For national Republicans, Sen Ted Cruz is a persistent migraine. In an effort to temper his cocksure and abrasive approach, the GOP leadership offered him the Vice Chairmanship of the National Republican Senatorial Committee. Though laudable in intent, they should have known better.
From the moment he took his seat, Cruz became the bane of the committee, the brat who acted out because he wasn’t dictator-in-chief. Cruz does not play well with others and wants his own way in everything.
Earlier this year, he officially took a hiatus from the committee. It was a protest move; he was stridently objecting to the NRSC’s involvement in helping incumbents win against Tea Party challengers, an objective which was the polar opposite to his own, and accused GOP leadership of lying to him:
“When I signed on as Vice Chair of the NRSC it was based upon an explicit commitment from leadership that the NRSC was going to stay out of primaries. Had they not made that commitment I would not have taken on that role.”
No-one has denied that this commitment was made but then, no-one has confirmed it either.
“I participated in the NRSC early on as long as they honored that commitment, and when the decision was made for them to do otherwise I stopped participating because I think Washington insiders are notoriously poor at picking winners and losers in primaries.”
That’s rich coming from Cruz whose own record in picking primary winners is no better than 50-50. He endorsed a winner in Ben Sasse, a Tea Party candidate from Nebraska and a loser in TW Shannon, Tea Party candidate for Oklahoma. While he hasn’t endorsed against incumbents, he has refused to support colleagues including former Republican National Committee Chairman Ed Gillespie, who’d backed Cruz in his 2012 primary. This defiance has seriously undermined the NRSC and exacerbated an already fractured relationship with establishment GOP.
To top it off, Cruz predictably, pointedly and publicly sided with McDaniel in the Mississippi melee, castigating the NRSC in the process:
“It was unfortunate to see the DC political machine spending substantial money to urge 30,000 to 40,000 Democrats to vote in a Republican primary and they did not do so in an effort to grow the party, to attract their support substantively on ideas. Rather the ads that were run made false racial charges and made no effort to secure those votes in the general election. Indeed the Mississippi primary is Exhibit A for why the NRSC should stay out of primaries.”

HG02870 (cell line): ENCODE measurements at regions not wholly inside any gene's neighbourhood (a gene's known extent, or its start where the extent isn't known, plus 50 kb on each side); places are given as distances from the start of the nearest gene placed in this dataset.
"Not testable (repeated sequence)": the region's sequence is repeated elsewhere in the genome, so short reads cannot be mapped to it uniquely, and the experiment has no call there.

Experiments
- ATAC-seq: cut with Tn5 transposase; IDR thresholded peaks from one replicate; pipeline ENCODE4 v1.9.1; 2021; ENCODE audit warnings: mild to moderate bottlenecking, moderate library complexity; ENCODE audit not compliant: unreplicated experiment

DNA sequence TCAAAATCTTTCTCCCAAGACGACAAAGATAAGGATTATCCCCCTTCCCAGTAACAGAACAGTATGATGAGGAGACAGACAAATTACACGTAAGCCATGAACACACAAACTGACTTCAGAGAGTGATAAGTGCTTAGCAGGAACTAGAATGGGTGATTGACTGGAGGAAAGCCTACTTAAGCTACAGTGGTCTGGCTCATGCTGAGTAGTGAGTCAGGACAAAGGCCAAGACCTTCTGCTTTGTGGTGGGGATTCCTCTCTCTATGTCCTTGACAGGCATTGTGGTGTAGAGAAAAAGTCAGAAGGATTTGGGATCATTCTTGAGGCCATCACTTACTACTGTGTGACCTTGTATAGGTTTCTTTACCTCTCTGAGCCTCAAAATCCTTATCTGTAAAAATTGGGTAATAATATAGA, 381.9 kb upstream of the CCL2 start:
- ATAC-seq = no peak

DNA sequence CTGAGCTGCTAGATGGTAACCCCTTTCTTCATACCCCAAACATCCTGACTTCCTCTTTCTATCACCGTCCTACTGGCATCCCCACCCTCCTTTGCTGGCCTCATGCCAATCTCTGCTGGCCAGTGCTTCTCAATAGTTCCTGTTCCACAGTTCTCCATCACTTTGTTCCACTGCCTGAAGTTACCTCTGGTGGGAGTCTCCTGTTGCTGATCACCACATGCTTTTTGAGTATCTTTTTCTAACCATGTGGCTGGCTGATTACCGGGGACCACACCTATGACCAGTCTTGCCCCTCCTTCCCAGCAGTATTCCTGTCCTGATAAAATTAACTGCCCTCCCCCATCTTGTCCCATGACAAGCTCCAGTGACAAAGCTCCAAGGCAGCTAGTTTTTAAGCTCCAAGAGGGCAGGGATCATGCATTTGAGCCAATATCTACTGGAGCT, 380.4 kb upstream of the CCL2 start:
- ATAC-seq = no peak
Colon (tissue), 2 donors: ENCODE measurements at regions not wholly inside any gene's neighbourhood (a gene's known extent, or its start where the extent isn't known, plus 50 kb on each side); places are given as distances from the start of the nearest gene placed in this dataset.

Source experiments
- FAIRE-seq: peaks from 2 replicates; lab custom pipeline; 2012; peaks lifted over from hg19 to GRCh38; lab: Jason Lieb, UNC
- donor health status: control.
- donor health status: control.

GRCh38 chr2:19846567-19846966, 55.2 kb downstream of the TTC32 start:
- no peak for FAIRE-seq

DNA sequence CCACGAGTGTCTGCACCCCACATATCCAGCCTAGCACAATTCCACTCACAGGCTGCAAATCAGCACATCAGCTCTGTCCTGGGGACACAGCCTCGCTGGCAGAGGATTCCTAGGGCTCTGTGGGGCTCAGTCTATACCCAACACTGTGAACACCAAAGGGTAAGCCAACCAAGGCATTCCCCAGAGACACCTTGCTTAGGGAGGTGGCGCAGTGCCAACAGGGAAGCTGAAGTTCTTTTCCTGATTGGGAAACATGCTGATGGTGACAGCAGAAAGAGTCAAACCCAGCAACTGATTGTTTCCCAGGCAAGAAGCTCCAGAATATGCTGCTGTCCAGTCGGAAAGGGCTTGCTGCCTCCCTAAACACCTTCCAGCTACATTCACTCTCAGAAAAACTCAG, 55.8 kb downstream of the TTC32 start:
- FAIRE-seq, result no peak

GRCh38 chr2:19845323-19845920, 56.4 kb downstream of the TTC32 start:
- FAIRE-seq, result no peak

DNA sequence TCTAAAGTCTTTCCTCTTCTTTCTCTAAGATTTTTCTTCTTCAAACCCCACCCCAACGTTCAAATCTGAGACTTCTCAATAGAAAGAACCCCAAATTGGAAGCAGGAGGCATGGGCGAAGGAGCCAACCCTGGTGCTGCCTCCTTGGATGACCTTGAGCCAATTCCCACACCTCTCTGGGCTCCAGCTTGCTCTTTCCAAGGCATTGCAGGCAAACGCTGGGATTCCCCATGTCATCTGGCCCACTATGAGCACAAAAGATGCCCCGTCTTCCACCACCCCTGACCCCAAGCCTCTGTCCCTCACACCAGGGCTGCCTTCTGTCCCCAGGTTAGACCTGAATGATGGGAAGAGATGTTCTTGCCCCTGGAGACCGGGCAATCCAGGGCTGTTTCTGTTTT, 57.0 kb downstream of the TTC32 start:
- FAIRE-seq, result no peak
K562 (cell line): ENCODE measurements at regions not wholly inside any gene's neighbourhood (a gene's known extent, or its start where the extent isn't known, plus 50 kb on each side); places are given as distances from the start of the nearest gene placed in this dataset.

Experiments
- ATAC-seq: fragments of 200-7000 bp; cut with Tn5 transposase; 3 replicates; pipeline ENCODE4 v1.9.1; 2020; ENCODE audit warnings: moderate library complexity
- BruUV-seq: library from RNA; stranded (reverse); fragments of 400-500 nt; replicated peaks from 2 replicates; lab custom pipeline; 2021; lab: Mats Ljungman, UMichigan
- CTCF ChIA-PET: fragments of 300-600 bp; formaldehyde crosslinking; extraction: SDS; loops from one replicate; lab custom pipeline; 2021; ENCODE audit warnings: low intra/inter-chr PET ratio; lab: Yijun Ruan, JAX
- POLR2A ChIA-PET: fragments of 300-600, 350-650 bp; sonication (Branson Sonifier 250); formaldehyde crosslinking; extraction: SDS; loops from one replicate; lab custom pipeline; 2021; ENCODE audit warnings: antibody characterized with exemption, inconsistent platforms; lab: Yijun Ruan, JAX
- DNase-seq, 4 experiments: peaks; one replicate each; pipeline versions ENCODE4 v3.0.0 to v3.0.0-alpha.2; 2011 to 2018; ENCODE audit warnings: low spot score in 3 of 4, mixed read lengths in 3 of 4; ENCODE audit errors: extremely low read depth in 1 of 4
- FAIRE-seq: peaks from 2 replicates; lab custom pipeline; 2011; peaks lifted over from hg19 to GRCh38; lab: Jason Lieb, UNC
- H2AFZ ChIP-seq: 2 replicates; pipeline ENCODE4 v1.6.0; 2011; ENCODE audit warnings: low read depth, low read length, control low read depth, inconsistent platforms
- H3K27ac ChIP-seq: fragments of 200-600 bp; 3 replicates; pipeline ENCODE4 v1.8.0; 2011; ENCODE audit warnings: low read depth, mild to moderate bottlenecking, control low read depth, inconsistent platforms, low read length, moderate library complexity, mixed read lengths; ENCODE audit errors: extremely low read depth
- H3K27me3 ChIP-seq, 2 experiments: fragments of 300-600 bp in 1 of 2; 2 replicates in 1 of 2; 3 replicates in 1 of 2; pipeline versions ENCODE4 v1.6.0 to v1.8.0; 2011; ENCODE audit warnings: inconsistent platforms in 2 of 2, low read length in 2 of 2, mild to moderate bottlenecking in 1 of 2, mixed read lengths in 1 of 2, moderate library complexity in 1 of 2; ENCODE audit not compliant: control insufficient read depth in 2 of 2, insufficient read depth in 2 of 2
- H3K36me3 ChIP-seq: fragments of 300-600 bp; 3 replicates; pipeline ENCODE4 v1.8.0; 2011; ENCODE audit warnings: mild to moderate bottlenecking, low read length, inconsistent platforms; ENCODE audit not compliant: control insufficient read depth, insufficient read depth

The Hill sought reactions from establishment Republicans. To say they’re not happy is an understatement. Sen Lindsey Graham (R-SC), who’d survived his own close primary from a Tea Party challenger, responded with:
“I don’t know how you grow the vote among minorities if you don’t seek their vote. If any Republican, particularly from the Deep South, can win re-election with the help of African-Americans, that is music to my ears. I hope to grow the vote among African-Americans in the general election. To say that’s a bad thing is really, I think, ill-advised.”
The last sentence is very telling, stopping just short of calling Cruz a racist, a term the GOP has been at great pains to avoid or deny. In contrast, Marco Rubio (R-Florida) stuck to safe clichés:
“It’s important to rally now around the winner. It’s time to move forward.”
Cochran’s strategist, Henry Barbour, was more forthright:
“Sen Cruz is just wrong about it — that’s not what happened in Mississippi. The reality is Sen Cochran simply got more votes than Chris McDaniel in the Republican primary. There’s a winner and there’s a loser and McDaniel lost. We think it’s healthy to grow the party, we think it’s healthy to ask white and black to vote Republican.”
GOP strategist Ron Bonjean was brief and to the point:
“Senator Cruz has every right to express himself but does it make any sense to have a Vice Chairman of the NRSC dispute the certification of the Mississippi Senate election in favor of a sitting Republican incumbent?”